On Monday, Aug. 26, faculty from Tuskegee University traveled to Union Springs, Alabama, with a message of hope for women ranging from middle-school age to adulthood — hope, and real preventative measures for falling victim to cervical cancer.
The workshop, entitled “Hope: Cervical Cancer Awareness,” was designed to educate residents of Bullock County about cervical cancer risk factors and what they can do to avoid becoming a medical statistic. Currently, Alabama is ranked first in the nation for cervical cancer mortality rates. The most recent data from the Centers for Disease Control and Prevention indicate that nationwide 12,984 new cases of cervical cancer were reported in 2016, with 4,188 women dying of the disease.
The workshop — the second event of its kind hosted by the Tuskegee University Center for Biomedical Research — attracted more than 100 participants. Noteworthy among those were 40 eighth graders from South Highlands Middle School. Middle-schoolers are a prime audience for public education efforts like this, since the majority of cervical cancer is caused by strains of the Human Papilloma Virus (HPV) acquired at an early age through sexual activities — but taking years or decades before the infection converts to cancer.
“Our primary message for parents of school-aged girls is vaccinate, vaccinate, vaccinate,” said Dr. Roberta Troy, a professor of biology who also serves as Tuskegee’s interim provost. “Cervical cancer caused by HPV is preventable by a vaccine directed against HPV, and children should be vaccinated as early as possible, which right now is age 11.”
Currently, Alabama is ranked 44th in the nation for the number of people receiving the HPV vaccination — making it among the states with the lowest HPV vaccination rates.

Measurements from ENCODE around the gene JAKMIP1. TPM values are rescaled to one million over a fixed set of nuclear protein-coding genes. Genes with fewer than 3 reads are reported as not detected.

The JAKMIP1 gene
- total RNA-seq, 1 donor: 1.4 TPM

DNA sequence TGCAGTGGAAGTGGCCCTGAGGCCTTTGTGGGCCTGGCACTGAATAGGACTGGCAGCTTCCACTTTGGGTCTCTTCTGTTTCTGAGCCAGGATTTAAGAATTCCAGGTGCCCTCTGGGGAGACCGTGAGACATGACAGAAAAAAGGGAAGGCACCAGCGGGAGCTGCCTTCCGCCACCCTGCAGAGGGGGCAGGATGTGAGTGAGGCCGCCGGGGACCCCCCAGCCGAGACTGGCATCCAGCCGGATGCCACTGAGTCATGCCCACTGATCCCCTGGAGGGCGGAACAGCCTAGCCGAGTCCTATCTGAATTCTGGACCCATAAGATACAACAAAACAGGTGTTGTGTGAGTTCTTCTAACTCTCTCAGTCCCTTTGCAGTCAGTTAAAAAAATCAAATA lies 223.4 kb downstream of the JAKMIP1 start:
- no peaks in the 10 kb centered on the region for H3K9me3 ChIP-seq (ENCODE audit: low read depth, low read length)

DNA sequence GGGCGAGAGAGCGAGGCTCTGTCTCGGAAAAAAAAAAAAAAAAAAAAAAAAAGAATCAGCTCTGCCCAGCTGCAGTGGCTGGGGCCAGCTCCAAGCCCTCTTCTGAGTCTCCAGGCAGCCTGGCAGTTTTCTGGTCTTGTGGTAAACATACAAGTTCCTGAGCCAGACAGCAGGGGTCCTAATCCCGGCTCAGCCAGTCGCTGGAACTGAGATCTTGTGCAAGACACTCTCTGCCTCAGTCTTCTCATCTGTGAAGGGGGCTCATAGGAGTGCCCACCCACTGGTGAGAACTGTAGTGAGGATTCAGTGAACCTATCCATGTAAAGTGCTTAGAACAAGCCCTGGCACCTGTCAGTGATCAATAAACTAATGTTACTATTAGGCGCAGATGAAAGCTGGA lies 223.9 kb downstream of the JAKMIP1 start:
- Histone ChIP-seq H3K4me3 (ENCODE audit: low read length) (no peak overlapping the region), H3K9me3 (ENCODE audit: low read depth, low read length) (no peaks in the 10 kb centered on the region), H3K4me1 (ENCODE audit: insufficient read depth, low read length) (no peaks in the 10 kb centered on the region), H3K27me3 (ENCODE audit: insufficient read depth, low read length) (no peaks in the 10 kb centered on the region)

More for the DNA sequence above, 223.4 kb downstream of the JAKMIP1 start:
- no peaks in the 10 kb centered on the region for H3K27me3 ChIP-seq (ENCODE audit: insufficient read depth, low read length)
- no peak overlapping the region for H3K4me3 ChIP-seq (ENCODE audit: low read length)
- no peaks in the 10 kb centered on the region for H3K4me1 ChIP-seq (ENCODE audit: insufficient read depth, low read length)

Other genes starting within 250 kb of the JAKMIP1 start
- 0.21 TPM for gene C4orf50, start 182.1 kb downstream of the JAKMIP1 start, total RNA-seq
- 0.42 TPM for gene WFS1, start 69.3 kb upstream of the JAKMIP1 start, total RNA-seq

Dr. Kawitta Philips, a medical doctor with the Morehouse School of Medicine’s Department of Obstetrics and Gynecology who serves on the workshop team, noted that in addition to preventing cervical cancer in girls, the HPV vaccine can help both boys and girls avoid developing anal and throat cancers, and sexually transmitted diseases like genital warts. The vaccine is also effective in preventing the same problems in adults who receive the vaccination before their early 20s.
The August workshop was the second in a series of workshops that began in September 2018 — that one in the Black Belt’s Macon County. The group will continue its workshop series with its next event to be hosted on Sept. 24 in Lowndes County, which is also located in the Black Belt.
Dr. Ehsan Abdalla, a research assistant professor in Tuskegee’s Department of Graduate Public Health, noted that these workshops are intentionally conducted in Alabama’s Black Belt. More than 200 new cervical cancer cases are diagnosed in Alabama annually — with both the rates of diagnosis and mortality higher than national averages. Within Alabama, the diagnosis of cervical cancer and morality rate among black females is higher than that of white females. Remarkably, available data indicate that cervical cancer mortality rates among black female Alabamians is consistently high, despite that the frequency of screenings among their white females is higher. Contributing to this epidemic is less-than-adequate availability of gynecologists and medical facilities in Alabama’s Black Belt region, as well as diagnostic and treatment limitations for Black Belt residents relying on services funded by Medicaid.